If the appearances at seances are only the shells, spooks or desire bodies, which have been discarnated by the human souls after death, why is it that they are able to communicate with the sitters on a subject known only to the person concerned, and why is it that the same subject will be brought up over and over again?

If the spooks or desire forms were connected during earth life with the names with which they claim to be, they are aware of certain topics, as in the case of a madman, but they are only automatons, they repeat over and over again the loose thoughts and desires of life. Like a phonograph they speak out what was spoken into them, but unlike the phonograph they have the desires of the animal. As their desires were connected with the earth, so they are now, but without the restraint due to the presence of the mind. Their answers are suggested and oftentimes indicated by the questions put to them, and which are by them seen in the questioner’s mind even though he may not be aware of it. As for instance, one may see a light reflected on the wearer’s hat or other object of which he may not be aware. When the questioner is informed of something of which he has not before known, he considers it wonderful and of course thinks that it could only have been known by himself and his informant, whereas it is only the reflection seen in the mind of the questioner or else it is the impression of an occurrence caused by the desire-form and given expression whenever the occasion allowed it.

 

The fact cannot be denied that spirits do sometimes tell the truth and also give advice which if followed will result to the benefit of all concerned. How can the theosophist, or any other opposed to spiritualism, deny or explain away these facts?

No theosophist or other person respecting the truth ever tries to deny facts, nor to dodge the truth, nor would he attempt to hide the facts, or to explain them away. The endeavor of any truth loving person is to get at the facts, not to hide them; but his love for facts does not require that he should accept as true the claims of an unreasoning person, or those of a spook, or shell, or elemental, masquerading at a seance as a dear departed friend. He listens to the claims made, then proves the claims to be true or false by the evidence advanced. The facts always prove themselves. Out of their mouths, saints prove themselves to be saints, philosophers to be philosophers; the talk of unreasoning people proves them to be unreasoning and spooks prove themselves to be spooks. We do not believe that theosophists are opposed to the facts of Spiritualism, though they deny the claims of most spiritualists.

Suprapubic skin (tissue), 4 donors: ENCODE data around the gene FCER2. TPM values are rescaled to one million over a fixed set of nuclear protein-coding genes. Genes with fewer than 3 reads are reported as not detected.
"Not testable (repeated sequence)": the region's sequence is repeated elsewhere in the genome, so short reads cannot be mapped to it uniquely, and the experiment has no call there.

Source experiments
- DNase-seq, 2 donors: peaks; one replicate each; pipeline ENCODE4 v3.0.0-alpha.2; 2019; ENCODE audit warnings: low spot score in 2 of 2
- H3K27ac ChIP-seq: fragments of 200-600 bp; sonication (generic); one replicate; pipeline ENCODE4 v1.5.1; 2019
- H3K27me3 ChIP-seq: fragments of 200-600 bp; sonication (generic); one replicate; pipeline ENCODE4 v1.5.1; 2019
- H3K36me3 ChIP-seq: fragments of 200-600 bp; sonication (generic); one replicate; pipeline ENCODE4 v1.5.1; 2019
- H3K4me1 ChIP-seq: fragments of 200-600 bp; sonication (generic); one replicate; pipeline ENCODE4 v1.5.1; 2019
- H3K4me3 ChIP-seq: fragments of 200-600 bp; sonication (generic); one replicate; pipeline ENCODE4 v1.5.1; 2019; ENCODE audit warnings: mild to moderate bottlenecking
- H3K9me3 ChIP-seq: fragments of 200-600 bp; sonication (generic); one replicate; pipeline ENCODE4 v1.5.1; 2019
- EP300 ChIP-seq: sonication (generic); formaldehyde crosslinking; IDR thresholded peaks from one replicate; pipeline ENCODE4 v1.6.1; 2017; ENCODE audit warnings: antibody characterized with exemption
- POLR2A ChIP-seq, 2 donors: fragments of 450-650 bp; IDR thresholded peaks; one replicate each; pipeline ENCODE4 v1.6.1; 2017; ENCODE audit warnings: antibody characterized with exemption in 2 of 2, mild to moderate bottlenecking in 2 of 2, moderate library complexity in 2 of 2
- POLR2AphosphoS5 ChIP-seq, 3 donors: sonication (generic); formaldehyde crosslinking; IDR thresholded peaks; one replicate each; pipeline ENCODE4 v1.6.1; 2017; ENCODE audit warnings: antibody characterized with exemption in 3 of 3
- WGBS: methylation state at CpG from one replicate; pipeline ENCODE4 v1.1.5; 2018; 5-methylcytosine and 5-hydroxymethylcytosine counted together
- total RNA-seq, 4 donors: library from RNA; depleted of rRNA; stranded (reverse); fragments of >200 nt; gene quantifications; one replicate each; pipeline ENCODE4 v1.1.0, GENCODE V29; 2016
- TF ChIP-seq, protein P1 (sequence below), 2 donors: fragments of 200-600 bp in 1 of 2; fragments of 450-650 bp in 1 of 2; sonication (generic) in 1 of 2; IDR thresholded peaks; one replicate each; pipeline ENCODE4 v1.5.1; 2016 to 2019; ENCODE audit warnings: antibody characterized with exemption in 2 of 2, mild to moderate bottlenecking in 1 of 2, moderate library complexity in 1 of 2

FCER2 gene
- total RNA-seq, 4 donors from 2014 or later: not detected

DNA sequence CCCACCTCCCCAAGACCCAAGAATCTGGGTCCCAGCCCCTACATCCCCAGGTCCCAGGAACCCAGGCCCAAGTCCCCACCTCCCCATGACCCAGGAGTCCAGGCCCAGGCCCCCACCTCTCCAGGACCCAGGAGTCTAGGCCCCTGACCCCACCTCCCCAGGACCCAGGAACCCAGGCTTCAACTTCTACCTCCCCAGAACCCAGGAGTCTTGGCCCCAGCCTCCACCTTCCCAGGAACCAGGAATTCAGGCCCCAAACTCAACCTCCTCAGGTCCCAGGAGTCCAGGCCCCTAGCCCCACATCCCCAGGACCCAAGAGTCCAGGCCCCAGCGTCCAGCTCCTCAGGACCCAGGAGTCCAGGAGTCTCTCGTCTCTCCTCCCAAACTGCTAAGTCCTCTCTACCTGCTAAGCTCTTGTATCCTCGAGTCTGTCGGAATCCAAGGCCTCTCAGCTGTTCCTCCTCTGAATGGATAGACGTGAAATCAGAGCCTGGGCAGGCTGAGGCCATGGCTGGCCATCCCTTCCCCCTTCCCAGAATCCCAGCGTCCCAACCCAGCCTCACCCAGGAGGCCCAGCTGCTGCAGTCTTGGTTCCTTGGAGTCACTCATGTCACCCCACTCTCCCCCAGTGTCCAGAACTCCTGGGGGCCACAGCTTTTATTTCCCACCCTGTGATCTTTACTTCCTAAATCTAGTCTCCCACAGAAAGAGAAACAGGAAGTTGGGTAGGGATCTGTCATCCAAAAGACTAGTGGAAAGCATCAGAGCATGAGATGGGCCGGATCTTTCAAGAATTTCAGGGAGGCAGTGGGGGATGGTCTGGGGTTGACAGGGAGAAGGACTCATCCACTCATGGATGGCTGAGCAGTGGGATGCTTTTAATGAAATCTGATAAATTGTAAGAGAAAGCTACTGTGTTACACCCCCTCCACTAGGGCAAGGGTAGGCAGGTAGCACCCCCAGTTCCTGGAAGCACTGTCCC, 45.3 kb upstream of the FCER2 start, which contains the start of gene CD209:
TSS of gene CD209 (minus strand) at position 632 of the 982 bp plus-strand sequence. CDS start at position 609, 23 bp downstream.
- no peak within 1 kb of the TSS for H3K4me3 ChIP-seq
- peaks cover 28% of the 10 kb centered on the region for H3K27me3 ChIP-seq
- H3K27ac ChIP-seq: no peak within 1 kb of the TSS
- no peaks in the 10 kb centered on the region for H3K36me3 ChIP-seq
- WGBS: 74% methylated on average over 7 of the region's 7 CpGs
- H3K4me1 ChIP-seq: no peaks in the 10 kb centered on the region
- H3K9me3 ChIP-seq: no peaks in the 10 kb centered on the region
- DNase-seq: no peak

The first part of the question is: do “spirits” sometimes tell the truth. They do—sometimes; but so does the most hardened criminal for the matter of that. Inasmuch as no particular instance of the truth stated by a “spirit” has been given, we will venture to say that the truth or truths stated by what some people will insist on calling “spirits” is of a commonplace nature. Such, for instance, as a statement that within a week you will receive a letter from Mary, or John, or that Maria will fall sick, or get well, or that some good fortune will befall, or that a friend will die, or that an accident will occur. Should any of these things be true it would only go to show that an entity—whether of a high or low character—is capable of a finer sensuous perception than the same being, if incarnated. This is so because each body perceives on that plane on which it is functioning. While living in a physical body, one perceives material things through the physical senses; and events are perceived only at the time of their occurrence, such as getting a cold, or falling, or receiving a letter, or meeting with an accident. But if one is not limited to the physical body and still has the senses, these senses act on the plane next the physical, which is the astral. One who functions on the astral plane can perceive events occurring there; the viewpoint in the astral plane is from a higher ground than the physical. Thus, for instance, the thought or positive intention of one to write a letter could be seen by one capable of seeing such intention or thought, or a cold could be predicted with certainty by seeing the condition of the astral body of the one who would have it. Some accidents may also be predicted when the causes of them have been set in motion. These causes are invariably in the thoughts or the actions of people, and when a cause is given the result follows. To illustrate: if a stone is thrown in the air one may predict its fall long before it touches the ground. According to the force with which it was thrown and the arc of its ascent, the curve of its descent and the distance it will fall may accurately be predicted.